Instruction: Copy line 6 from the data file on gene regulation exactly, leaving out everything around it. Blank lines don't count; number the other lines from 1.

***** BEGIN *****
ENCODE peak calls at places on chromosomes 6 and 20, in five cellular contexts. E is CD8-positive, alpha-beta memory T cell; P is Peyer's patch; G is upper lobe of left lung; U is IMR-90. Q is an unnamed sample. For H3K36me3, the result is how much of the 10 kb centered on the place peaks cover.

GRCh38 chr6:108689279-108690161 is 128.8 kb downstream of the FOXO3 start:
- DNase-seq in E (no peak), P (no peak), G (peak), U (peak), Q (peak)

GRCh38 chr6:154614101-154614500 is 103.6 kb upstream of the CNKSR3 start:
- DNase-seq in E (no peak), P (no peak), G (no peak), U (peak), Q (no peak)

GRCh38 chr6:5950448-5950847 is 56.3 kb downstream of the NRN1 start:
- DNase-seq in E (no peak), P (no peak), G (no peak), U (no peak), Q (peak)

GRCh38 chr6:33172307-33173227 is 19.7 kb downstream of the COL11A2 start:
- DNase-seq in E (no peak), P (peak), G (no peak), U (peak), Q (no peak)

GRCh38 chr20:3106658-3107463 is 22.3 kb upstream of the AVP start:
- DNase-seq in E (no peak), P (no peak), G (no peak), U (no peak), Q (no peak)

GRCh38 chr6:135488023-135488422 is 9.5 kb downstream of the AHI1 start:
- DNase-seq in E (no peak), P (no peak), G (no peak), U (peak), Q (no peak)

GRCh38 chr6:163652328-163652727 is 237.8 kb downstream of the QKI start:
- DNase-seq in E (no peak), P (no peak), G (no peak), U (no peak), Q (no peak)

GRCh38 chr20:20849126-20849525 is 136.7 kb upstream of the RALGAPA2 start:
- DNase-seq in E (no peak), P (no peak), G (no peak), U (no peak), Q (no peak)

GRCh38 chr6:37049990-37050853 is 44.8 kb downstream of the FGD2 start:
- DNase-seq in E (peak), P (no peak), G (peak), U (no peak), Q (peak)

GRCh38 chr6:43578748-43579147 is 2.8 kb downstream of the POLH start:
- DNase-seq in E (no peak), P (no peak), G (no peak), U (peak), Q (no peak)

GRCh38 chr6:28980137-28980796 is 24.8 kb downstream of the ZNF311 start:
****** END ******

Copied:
GRCh38 chr6:5950448-5950847 is 56.3 kb downstream of the NRN1 start: